This man has widely been hailed the Lalit Modi of Indian literature, and a brilliantly exploitative marketing genius. However, comparing him to a millionaire pseudo-exiled from his own country is hardly a fair comparison, in my mind. I would rather call him the Dabanng of Indian literature. He provides affordable entertainment to an often overlooked segment of the market. He caters to the Lowest Common Denominator, and is explicitly committed to accepting the people’s verdict over critical judgment. Not unlike a lot of corrupt politicians we all know, in that sense. Most definitely, he is responsible for spawning off the reading habit among many of the nation.
Let me be clear about one thing at the very outset. I am no fan of his work. But this is not a post written to bash up an individual who knows exactly what anyone who has read more than ten books in their life will say about him.
It is just an attempt at understanding what makes him work in some circles, and not in others. Because honestly, I have not the faintest idea how he managed to capture the zeitgeist of middle-class India. He literally took it by storm, didn’t he? And who on earth made him eligible to represent me and my kind?
He is said to have opened up the market for a whole generation of non-readers in a country where English is the second language. How? By pricing his book at Rs. 95.
To the best of my memory, I believe it was Anurag Mathur’s infinitely funnier, more insightful and better written “The Inscrutable Americans” that released in ’91, that opened the market.
At the Jaipur Literature Festival he said, (I read somewhere on the internet), that critics do not understand his literature, and who he writes for. He said that many people didn’t understand that his books are read by government-school kids, for whom English was a second language. He claims that he provides that segment an entry point into the world of literature.
Now, English is a second language for most people in our country. Professors and peons alike. Yet, and I know this from personal experience, English textbooks carry simplified, abridged pieces by renowned literary greats, from Tagore to Blyton to Kipling. Even in Marathi. Who then, does he talk of?
He fools himself if he truly believes he is doing the general public a great service by his style of writing. All this talk of him being responsive to the literary needs of the masses is all bull in my opinion. Because with that statement comes the implicit suggestion that had we been a society of developed readers, he would have written literature of a higher order. That never fails to amuse me.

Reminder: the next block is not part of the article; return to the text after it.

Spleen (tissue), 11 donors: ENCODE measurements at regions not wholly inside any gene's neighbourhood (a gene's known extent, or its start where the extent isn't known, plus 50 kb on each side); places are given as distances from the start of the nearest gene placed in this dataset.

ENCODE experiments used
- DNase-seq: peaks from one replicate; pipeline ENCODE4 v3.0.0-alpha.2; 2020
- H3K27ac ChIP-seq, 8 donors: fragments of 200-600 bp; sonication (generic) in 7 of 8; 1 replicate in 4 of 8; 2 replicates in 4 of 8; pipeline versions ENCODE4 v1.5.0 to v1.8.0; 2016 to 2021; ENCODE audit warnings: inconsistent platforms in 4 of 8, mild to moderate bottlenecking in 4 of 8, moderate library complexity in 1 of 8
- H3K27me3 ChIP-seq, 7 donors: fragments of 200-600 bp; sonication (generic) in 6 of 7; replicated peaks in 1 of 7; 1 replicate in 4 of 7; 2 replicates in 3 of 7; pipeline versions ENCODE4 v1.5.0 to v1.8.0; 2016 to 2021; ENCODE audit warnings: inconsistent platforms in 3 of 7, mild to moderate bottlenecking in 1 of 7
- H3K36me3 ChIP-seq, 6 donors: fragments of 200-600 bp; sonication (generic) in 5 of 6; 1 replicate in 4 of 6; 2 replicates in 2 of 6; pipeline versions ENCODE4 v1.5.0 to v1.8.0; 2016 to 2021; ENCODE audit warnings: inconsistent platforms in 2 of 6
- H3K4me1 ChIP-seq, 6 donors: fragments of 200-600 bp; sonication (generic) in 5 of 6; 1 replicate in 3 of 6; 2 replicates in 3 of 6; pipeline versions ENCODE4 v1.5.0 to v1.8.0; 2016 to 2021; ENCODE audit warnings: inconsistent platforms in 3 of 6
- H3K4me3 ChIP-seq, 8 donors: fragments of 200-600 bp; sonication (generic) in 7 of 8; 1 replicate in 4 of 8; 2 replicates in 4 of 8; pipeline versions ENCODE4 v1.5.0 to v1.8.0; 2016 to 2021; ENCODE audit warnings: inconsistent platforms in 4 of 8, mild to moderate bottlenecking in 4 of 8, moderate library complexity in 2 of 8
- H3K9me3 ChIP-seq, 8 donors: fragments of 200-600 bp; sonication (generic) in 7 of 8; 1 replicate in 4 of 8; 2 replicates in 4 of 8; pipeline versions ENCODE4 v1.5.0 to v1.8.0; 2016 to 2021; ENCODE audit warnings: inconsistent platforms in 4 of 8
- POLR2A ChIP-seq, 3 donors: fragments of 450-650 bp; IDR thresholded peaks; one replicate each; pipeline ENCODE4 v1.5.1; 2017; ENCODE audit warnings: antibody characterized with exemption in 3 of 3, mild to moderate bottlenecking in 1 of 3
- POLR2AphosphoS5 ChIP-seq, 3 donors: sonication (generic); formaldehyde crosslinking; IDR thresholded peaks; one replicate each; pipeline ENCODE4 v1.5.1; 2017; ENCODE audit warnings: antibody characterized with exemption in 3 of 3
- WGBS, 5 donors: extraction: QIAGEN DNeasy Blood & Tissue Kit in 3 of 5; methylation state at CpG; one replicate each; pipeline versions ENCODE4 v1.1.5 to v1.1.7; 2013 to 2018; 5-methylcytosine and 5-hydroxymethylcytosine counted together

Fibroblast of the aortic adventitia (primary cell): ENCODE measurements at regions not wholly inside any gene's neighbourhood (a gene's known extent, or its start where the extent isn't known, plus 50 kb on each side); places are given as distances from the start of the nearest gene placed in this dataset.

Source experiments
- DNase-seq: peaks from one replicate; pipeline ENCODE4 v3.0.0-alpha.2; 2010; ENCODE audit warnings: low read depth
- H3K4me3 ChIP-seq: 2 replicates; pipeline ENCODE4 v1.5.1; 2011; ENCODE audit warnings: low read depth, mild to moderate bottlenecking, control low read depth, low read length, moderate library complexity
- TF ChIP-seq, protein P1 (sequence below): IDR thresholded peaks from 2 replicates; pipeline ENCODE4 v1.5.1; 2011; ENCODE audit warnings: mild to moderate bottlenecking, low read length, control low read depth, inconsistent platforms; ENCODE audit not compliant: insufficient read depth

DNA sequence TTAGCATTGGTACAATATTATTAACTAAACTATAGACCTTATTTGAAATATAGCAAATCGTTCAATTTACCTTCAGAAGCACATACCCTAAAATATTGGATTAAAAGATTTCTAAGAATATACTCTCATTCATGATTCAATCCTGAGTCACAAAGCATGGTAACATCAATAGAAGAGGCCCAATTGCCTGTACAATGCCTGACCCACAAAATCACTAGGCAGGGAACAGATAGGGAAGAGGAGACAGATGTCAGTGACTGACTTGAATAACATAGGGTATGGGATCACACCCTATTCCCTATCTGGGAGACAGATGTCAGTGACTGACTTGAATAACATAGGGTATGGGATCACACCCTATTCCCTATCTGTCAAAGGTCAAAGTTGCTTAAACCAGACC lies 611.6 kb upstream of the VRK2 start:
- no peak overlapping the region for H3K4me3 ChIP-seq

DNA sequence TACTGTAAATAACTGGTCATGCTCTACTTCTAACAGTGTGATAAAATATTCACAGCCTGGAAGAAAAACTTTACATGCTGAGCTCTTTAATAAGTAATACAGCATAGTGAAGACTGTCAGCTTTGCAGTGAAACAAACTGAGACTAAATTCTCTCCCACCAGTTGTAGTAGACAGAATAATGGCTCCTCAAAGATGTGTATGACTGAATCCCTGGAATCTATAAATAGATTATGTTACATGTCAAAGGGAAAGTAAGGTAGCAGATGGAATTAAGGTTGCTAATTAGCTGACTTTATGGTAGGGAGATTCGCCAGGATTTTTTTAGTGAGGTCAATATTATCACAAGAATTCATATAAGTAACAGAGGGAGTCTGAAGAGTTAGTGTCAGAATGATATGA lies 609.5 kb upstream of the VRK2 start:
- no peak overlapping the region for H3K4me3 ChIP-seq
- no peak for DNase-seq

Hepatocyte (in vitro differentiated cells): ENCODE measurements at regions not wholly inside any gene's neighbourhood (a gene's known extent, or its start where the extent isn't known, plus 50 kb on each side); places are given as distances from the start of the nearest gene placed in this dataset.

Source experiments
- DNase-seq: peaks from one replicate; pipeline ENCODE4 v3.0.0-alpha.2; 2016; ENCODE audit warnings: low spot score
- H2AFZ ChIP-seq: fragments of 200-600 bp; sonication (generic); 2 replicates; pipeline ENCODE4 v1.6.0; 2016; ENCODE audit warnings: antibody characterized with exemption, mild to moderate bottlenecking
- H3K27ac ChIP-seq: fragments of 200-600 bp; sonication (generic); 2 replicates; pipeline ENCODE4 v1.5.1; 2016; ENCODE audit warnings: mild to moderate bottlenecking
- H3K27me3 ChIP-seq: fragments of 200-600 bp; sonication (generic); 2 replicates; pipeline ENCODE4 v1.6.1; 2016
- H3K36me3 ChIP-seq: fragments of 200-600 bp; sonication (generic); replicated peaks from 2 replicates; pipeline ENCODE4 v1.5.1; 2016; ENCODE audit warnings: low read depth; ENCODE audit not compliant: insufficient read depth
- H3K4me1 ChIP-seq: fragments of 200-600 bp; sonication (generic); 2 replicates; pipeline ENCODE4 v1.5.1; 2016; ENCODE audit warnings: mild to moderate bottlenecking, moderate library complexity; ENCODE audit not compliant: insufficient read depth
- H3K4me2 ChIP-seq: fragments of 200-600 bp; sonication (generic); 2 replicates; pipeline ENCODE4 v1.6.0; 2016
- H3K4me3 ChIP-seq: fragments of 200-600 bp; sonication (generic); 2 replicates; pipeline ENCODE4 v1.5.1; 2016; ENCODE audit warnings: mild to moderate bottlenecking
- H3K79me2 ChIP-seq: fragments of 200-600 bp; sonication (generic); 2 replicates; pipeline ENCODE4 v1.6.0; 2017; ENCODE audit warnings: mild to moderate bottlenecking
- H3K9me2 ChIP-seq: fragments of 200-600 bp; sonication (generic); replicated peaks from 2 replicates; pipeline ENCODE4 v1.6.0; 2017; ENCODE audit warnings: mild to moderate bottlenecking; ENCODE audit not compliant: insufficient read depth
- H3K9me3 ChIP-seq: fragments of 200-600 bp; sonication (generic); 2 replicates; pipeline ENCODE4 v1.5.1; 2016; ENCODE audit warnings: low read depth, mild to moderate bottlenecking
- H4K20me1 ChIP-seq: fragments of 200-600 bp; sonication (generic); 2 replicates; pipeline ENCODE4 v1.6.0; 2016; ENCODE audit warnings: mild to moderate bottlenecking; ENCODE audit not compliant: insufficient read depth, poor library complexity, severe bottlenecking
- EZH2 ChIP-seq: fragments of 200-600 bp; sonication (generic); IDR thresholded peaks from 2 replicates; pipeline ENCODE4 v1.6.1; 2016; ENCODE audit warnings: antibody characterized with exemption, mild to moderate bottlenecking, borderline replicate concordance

Bhagat is a man who has managed to spin his own mediocrity into a virtue. He is extremely unpretentious about the stuff he spins out. A brilliant, inverse-snobbish marketing strategy I bet he picked up in management school. All this talk about ‘catering to the masses’? (We all agree he is the best at that, don’t we.) His genius lies in catering to the people who don’t know enough about books to recognize a quality product if it hit them in the head, sell it at the price of coconuts and woah, next thing you know, you’ve written a ‘bestseller’. He caters to people who never read a book review, and if they ever do, shun it for the ‘big words’.
I checked his Facebook page before I wrote this, (look at the tremendous level of dedication), and discovered his 12 principles of writing. All it talks about is how to best commercialize creativity, rather than writing itself.
I know what makes him work. He writes about issues that have captured popular imagination, but are not mainstream. The mediocre lives of students in an elite engineering college. The lives of call centre employees. Inter-caste marriage. Throw in some premarital s-e-x to make it ‘cool’.
He attests to the fact that he is primarily an entertainment writer. Agreed. Entertain, he does. In the same way Munni Badnaam Hui and Sheila Ki Jawani entertain.
Let him remain that. That’s all I’m pleading for.
(I hope the critics ignore him completely, but I don’t expect they will. They enjoy coming with a pre-conceived mindset and filling up good column space with satire and wit.)
Let him not sit at TOI organised “Aman ki Aasha” literary sessions aimed at fuelling a positive India-Pak situation. What he did last year and was downright stupid to say the least, if you’re in the know. He created a completely us-versus-them scenario with brilliant Pakistani author Mohammed Hanif. His comments were reminiscent of the ill-considered, badly-timed stupidity of India’s many chest-thumping, lassi-drinking rednecks.
His recent off-colour tweet on Father’s Day, some nonsense about coins and vending machines only reminded me of V.S.Naipul’s recent outrageous statement on literature written by women. Maybe Mr. Naipul must take a sharper look at the bullshit people he shares similar genitalia with are writing, before commenting on sentimentality.
Now he is standing up for the youth by protesting the new drinking law on Twitter. Yes, that will help, Mr.Bhagat. Twitter will save the youth. Unless of course, you can use Twitter the way the people in Libya and Yemen did, which I am very sure it won’t.
His attempt at representing the youth, their wants, desires, likes, dislikes, rights and opinions is just a way for bumbling Mr. B to legitimize his work. I am convinced of the fact that his ‘saviour of the masses’ persona is the only way he can align himself to popular sentiment, stay relevant and sell, sell, sell.
Please. I beg. I plead.
More than anything, I REFUSE to accept Chetan Bhagat as a representative of the youth.